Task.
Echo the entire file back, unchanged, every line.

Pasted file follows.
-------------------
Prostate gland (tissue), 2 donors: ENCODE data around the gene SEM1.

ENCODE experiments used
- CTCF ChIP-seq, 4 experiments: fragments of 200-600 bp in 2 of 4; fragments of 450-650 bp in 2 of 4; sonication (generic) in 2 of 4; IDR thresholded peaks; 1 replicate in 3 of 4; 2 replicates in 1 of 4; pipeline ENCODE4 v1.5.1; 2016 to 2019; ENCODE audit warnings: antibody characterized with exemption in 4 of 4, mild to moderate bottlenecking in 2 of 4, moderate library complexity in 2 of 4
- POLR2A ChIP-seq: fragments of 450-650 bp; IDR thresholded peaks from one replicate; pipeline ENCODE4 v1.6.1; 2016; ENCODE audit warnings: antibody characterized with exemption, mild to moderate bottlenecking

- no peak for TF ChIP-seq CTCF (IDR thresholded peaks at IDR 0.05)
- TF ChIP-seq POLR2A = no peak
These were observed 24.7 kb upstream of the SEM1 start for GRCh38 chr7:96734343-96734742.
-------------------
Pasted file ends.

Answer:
Prostate gland (tissue), 2 donors: ENCODE data around the gene SEM1.

ENCODE experiments used
- CTCF ChIP-seq, 4 experiments: fragments of 200-600 bp in 2 of 4; fragments of 450-650 bp in 2 of 4; sonication (generic) in 2 of 4; IDR thresholded peaks; 1 replicate in 3 of 4; 2 replicates in 1 of 4; pipeline ENCODE4 v1.5.1; 2016 to 2019; ENCODE audit warnings: antibody characterized with exemption in 4 of 4, mild to moderate bottlenecking in 2 of 4, moderate library complexity in 2 of 4
- POLR2A ChIP-seq: fragments of 450-650 bp; IDR thresholded peaks from one replicate; pipeline ENCODE4 v1.6.1; 2016; ENCODE audit warnings: antibody characterized with exemption, mild to moderate bottlenecking

- no peak for TF ChIP-seq CTCF (IDR thresholded peaks at IDR 0.05)
- TF ChIP-seq POLR2A = no peak
These were observed 24.7 kb upstream of the SEM1 start for GRCh38 chr7:96734343-96734742.